We went through basic training together. Many funny stories there. Then we went to Signal school at Ft. Gordon, Georgia. There we learned how to do Morse Code. We were playced in the Army Security Agency because of our good scores. All three of us. The ASA us a security branch, like the CIA in public areas. Not as secret as the Cia, but we monitored the air waves for breaches in security. (I have another story where I had a Colonel busted for doing a breach.)

We we shipped out to Korea on the USS Mitchel. It was some rough times because of storms. One of my buddies lost 20 pounds just while we crossed the ocean.

Now for the sadness. Three of us we stationed at different places in Korea. Only two of came back home. One of my buddies caught some serious virus and died quickly. I was stunned for months after that happened.

Then I was stationed at Camp Red Cloud, near Uijeongbu. When we were stationed there in 1960 it was just a tiny village. Now is is a large city.

One night a close friend of mine got severely drunk coming home from the village. He was walking very erratically. He came by a rice field, and right by the road was a “Honey Bucket.” A honey bucket is a big hole in the ground that the farmers put human waste in of fertilizer for their rice. My friend fell into it and suffocated. Devastating news when he wasn’t there for our morning formation. The Captain had to tell us why.

__________________________________________

I have lost friends like many of you have. I know your pain.

After those two very sad stories, I need to see how you are doing. Have you lost a friend while in the Military? Has it stuck with you like it has for me? You are not alone! There are over 6.700 fellow veterans on this site that have you back.

It was pretty unbearable for me for a while. I battled big time depression, and had thoughts of ending my life. I was strong enough to overcome that, I am here writing to you to let you know I am here for you.

________________________________________

If it is just too overwhelming, GET HELP! Here is a toll free number to call 24/7. There are highly qualified counselors there to help you. They will never hang up until they know you are OK.

________________________________________

Remember:

You are never alone.

You are never forsaken.

You are never unloved.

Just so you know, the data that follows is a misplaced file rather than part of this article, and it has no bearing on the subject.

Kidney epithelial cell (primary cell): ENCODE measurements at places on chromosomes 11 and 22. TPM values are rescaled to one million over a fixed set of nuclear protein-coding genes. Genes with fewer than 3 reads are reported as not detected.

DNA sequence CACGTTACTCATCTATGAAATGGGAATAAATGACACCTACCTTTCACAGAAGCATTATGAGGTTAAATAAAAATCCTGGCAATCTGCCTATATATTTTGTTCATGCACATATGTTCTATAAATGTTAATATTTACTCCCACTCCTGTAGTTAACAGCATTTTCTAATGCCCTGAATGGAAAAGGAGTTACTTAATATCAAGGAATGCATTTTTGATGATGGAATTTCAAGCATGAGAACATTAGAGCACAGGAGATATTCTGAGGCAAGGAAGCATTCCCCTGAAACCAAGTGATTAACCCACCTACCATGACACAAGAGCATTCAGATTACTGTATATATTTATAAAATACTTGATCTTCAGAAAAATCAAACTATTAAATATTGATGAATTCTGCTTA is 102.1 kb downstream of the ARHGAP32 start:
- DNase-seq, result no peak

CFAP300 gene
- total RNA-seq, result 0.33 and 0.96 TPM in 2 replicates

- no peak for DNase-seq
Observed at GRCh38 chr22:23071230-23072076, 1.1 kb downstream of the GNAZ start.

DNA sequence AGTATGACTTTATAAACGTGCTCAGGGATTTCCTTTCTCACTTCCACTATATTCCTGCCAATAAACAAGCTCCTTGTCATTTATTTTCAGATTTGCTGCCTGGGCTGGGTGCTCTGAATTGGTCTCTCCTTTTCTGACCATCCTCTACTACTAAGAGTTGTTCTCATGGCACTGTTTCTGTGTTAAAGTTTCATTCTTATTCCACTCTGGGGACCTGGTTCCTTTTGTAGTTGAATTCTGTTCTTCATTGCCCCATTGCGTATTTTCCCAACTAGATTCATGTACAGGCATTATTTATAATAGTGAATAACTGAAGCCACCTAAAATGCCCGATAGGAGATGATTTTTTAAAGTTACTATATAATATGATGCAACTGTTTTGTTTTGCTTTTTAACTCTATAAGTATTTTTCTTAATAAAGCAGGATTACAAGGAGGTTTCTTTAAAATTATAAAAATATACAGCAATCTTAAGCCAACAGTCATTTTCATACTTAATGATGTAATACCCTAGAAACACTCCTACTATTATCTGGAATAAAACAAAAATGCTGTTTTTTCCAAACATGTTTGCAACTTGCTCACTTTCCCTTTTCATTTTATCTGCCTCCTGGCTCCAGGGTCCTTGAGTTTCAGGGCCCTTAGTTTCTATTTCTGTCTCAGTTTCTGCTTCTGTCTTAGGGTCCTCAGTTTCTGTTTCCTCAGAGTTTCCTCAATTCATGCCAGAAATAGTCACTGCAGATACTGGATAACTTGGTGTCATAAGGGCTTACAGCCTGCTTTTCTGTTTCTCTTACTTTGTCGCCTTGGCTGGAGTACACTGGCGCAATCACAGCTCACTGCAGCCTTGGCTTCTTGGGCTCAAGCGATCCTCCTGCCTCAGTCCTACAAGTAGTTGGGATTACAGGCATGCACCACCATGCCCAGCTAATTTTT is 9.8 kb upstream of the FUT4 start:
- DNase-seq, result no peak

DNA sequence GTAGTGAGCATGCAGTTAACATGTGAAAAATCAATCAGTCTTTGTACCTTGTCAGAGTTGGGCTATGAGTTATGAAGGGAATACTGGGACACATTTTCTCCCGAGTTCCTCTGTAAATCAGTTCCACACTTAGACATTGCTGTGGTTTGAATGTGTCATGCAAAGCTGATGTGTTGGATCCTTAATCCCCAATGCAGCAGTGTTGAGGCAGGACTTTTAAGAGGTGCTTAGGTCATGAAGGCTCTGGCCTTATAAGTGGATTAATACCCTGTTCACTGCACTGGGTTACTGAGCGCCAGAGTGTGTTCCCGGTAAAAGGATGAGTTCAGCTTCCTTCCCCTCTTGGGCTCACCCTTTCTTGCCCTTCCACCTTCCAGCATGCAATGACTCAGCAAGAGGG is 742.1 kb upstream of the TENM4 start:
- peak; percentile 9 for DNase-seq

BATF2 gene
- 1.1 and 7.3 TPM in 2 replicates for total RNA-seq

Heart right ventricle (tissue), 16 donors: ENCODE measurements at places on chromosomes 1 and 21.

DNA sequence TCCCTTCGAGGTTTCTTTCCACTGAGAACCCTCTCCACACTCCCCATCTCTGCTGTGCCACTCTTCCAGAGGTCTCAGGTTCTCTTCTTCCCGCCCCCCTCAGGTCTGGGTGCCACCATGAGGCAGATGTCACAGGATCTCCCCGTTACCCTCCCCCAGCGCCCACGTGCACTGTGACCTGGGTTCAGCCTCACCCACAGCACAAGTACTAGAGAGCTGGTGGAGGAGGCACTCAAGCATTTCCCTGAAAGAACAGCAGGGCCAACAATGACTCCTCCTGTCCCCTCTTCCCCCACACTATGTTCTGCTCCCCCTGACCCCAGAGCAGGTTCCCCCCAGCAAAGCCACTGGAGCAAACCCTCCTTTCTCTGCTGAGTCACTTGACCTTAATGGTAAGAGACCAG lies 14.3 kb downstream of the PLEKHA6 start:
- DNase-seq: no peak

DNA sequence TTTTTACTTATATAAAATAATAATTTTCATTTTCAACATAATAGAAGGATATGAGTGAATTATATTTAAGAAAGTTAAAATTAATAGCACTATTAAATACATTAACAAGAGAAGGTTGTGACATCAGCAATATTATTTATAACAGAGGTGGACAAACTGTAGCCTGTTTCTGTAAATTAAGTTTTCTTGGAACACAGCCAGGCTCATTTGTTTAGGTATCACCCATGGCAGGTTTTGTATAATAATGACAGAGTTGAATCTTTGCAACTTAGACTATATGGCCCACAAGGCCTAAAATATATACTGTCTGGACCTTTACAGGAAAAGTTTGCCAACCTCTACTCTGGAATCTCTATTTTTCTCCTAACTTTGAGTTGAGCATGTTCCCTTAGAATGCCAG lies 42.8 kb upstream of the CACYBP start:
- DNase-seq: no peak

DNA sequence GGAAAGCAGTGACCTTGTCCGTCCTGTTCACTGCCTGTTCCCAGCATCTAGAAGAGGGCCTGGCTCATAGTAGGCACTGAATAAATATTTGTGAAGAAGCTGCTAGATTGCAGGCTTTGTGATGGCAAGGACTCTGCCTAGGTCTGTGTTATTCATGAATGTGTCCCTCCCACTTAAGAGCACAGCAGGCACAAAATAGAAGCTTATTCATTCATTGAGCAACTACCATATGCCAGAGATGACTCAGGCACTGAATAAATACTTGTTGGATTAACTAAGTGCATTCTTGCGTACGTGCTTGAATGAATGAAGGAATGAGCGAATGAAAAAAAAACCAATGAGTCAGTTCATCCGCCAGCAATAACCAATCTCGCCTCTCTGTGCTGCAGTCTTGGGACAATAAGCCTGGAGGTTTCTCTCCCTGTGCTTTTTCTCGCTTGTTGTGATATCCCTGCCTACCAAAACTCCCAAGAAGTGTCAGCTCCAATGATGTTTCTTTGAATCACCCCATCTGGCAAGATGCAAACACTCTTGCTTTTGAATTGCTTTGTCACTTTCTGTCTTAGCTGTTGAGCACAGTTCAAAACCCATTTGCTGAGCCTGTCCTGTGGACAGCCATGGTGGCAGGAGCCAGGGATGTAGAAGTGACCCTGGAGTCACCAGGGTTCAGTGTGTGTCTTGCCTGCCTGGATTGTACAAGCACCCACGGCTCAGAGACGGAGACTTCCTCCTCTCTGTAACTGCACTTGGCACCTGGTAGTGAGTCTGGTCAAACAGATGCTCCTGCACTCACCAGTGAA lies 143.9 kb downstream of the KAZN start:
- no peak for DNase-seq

And above all…never, ever, give up!

_________________________________________

+If you like what you see, please subscribe at the top of this page where it says, “subscribe.” When you do, all future posts will come directly to your inbox. Also, if you know some else who could benefit for the site, please let them know about it. Your comments will not be seen by other people, just me, and I will connect with you to see if you are OK to share it.

Homeless Veterans Need our help to survive

+If you like what you see, please subscribe at the top of this page where it says, “subscribe.” When you do, all future posts will come directly to your inbox. Also, if you know some else who could benefit for the site, please let them know about it. Your comments will not be seen by other people, just me, and I will connect with you to see if you are OK to share it.

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They are bringing more troops home from Iraq.

It is a good move to get our troops home for the holidays. I am hoping they will also start sending more troops home from Afghanistan.

They deserve to come home and be with family.

______________________________________________

There was a shooting death

at the riots in Denver, Colorado yesterday. A man was shot in the face and killed instantly. The shooter was a hired security guard with Pinkertons security. Apparently the man shot had slapped the shooter in the face. Is that worth killing someone?

There doesn’t seem to be any rhyme or reason for the violence, other than to cause chaos and destruction. It is not about black people being killed anymore. It is called Anarchies to the fullest.

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I am worried

about our fellow veterans who are left out in the cold. I mean for real. There are far too many veterans who are homeless. Hard to explain why, but they are out on the streets having to beg for support. They served their country only to have to live out in the cold. WHAT IS WRONG WITH THIS PICTURE!!!

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I cover the homeless veterans in my new book

Signs of Hope for the military: In and Out of the trenches of Life. There is a whole chapter reaching out to them.

I also cover spouses who are left behind when there is deployment. I also speak about the male spouses who are left behind, and how it is harder for them.

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An update on how the book is going.

I have a publisher that I am in contact with and they seem very interested. They sound solid, and if we can can agree on a few things we will work together.

I only have a few more interviews, and then to format the book. It has already been professionally edited.

I will keep you posted as to the actual publication date.

________________________________________________

Checking in.

How are you doing my friend? Does it seem you have the whole earth on your shoulders? Are the burdens getting pretty heavy? You are not alone. There are over 9,700 fellow veterans her who have your back..

If you are overwhelmed right now, GET HELP!!

Here is a toll free number to call 24/7. It has highly qualified counselors there to help you. They will not hang up until they know you are alright.

1-800-273-8255 Option # 1

________________________________________________

Remember:

You ar enever alone.

You are never forsaken.

You are never unloved.

And above all…never, ever, give up!

________________________________________________

+If you like what you see, please subscribe at the top of this page where it says, “subscribe.” When you do, all future posts will come directly to your inbox. Also, if you know some else who could benefit for the site, please let them know about it. Your comments will not be seen by other people, just me, and I will connect with you to see if you are OK to share it.

+If you like what you see, please subscribe at the top of this page where it says, “subscribe.” When you do, all future posts will come directly to your inbox. Also, if you know some else who could benefit for the site, please let them know about it. Your comments will not be seen by other people, just me, and I will connect with you to see if you are OK to share it.